The council is still shoring up funds for the Goulburn Aquatic Centre’s $45 million upgrade ahead of a planning panel’s decision on the project.
The most significant overhaul in the complex’s more than 50-year history spans three stages. The first comprises a new 10-lane 25 metre pool, refurbishment of the existing 25m indoor pool, warm water pool, water play area, cafe, new amenities, expanded car and landscaping.
This phase was originally estimated to cost $27 million but general manager Warwick Bennett said it was now closer to $28.5m, including a hydrotherapy pool to replace the one at the Bourke Street Health Service.
“It is my opinion that the council will not install the hydrotherapy pool portion included in stage one unless the State Government, through the health portfolio, contribute to this capital cost,” he said.
Operations director Matt O’Rourke recently made a presentation to councillors in a closed briefing session on scope modifications to the overall project to reduce the expected cost. The council initially billed it as a $37m redevelopment but subsequently revised it based on more detailed design plans, construction market escalation since the first estimate was prepared and additional aspects, such as the warm water pool.
Final design for stage one is almost complete.
The council allocated $1.2m in 2017/18 and $350,000 this financial year for project scoping and full design.
“These funds will also allow (us) to obtain the necessary supporting documentation to apply for a development consent,” Mr Bennett said.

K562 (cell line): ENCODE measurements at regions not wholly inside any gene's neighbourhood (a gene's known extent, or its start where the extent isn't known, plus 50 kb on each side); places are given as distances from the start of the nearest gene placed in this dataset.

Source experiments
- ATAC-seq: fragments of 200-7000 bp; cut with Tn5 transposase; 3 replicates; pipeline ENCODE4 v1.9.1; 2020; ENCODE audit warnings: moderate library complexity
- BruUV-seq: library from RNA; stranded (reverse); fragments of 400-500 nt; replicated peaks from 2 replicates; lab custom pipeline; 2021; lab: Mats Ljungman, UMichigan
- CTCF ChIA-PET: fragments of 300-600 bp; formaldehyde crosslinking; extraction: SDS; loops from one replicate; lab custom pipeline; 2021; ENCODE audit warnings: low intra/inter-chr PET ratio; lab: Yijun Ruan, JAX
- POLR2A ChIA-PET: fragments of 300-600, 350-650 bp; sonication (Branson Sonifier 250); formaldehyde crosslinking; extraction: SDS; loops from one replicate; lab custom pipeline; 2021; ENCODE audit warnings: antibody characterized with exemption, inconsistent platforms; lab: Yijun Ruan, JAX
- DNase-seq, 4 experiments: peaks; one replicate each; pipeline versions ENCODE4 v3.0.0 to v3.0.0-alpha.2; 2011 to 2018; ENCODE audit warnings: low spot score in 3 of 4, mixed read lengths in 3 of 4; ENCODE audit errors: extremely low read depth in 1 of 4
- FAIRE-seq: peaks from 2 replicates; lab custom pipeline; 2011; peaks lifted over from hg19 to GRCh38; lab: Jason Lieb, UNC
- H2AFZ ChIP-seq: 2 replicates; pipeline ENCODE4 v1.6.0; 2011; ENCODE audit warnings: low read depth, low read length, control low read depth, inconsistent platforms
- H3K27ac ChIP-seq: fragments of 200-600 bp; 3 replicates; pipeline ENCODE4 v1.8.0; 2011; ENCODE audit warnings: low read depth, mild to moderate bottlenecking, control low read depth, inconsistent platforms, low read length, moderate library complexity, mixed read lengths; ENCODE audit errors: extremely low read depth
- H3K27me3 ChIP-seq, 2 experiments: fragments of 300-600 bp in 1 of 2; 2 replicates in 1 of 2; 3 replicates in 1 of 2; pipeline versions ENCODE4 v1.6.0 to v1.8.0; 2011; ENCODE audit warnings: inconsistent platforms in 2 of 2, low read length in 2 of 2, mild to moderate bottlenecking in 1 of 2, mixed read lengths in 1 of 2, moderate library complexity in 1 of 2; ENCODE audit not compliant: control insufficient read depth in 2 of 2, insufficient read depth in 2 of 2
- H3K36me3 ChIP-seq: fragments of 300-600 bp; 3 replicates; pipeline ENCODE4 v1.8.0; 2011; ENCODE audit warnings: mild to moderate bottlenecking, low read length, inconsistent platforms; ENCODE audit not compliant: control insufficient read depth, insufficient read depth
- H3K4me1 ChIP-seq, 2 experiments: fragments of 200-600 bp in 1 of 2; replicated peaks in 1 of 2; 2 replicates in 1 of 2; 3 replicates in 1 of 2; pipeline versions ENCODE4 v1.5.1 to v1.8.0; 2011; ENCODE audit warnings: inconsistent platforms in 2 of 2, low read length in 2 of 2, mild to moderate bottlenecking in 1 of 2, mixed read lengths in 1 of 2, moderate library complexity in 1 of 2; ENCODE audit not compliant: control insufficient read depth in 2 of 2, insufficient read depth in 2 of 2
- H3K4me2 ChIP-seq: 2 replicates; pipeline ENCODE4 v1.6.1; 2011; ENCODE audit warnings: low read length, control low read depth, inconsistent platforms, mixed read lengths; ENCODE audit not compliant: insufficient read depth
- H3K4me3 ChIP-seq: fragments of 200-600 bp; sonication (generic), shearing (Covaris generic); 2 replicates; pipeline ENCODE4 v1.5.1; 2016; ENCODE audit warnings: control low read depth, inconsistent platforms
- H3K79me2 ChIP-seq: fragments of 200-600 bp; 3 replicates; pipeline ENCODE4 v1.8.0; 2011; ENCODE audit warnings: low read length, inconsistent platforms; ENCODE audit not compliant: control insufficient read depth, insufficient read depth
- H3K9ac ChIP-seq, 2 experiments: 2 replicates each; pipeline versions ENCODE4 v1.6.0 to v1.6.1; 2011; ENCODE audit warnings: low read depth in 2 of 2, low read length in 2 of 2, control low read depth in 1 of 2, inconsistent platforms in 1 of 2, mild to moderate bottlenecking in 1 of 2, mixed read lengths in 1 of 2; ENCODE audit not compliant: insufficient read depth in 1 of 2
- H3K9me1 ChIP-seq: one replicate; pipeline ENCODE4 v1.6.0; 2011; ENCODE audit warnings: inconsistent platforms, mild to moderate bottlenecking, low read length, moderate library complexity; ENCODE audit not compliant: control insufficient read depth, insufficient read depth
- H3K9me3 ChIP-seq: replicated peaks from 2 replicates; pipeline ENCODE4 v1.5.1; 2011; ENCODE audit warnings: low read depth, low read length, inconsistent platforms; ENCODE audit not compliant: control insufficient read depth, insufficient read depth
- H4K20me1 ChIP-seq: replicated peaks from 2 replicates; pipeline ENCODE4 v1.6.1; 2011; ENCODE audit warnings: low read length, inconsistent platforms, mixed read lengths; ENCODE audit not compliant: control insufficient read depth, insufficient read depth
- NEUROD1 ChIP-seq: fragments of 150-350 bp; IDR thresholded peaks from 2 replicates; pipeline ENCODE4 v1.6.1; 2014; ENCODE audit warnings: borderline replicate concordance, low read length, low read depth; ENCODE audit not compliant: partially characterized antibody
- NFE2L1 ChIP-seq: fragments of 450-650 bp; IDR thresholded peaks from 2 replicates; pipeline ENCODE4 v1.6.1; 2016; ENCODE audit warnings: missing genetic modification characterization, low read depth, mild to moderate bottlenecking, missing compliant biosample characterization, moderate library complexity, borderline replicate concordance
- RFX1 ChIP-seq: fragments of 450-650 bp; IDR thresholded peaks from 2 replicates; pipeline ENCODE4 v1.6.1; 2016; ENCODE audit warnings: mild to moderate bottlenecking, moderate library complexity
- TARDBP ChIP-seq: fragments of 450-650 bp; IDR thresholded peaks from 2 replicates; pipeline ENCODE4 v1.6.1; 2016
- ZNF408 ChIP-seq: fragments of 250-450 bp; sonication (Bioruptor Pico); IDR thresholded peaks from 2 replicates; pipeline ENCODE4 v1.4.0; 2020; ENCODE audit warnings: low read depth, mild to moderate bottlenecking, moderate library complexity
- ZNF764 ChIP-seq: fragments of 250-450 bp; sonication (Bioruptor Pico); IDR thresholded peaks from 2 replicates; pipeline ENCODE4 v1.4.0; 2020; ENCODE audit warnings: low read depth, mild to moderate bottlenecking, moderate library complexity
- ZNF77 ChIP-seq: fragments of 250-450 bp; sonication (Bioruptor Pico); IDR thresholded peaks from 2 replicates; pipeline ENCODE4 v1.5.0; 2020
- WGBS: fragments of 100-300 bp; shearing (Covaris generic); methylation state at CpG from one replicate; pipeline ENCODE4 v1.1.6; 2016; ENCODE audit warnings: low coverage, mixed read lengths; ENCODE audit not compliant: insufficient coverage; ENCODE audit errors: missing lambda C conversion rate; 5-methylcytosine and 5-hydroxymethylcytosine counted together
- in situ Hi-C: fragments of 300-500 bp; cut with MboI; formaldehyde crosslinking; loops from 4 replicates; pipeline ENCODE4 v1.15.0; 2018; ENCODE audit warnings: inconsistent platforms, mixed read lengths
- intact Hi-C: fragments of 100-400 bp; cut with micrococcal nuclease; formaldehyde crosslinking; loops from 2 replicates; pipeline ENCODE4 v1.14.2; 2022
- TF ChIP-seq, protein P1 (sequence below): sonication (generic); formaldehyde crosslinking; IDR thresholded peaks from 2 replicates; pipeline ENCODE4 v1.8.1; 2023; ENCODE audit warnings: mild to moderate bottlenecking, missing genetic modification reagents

A further $21m has been set aside over the ensuing three financial years. The GM told The Post this might have to be reviewed given the stage one costs.
Mr O’Rourke says stage one is achievable with with the help of a $10m grant but stage two is money dependent and a timeframe yet to be determined.The council is applying for $10m each from the federal government’s Building Better Regions Fund and the State’s Regional Sports Infrastructure program.
Mr Bennett said the balance of funding would be sourced through low-interest loans from the State Government.
The Joint Regional Planning Panel is expected to determine the application in November. Members recently visited Goulburn as part of its assessment. Mr O’Rourke said tenders in stage one would only be called after funds and development consent were secured.
“This could be in early 2019,” he told the recent council meeting.
Meantime, the Aquatic Centre working party held its final meeting on September 10.
The group, including Christine Wright, Scott Cooper and Craig Maddren, Cr Carol James and Cr Andrew Banfield, was charged with choosing a preferred option for the upgrade.
Mayor Bob Kirk thanked them for their efforts.
“Across the last three years this group has met countless times, as well as visiting other Aquatic Centres to gain ideas,” he said.
“The design we now have is the result of this work, and shows that working parties a great solution for large projects to ensure we have a direct link to the community.”
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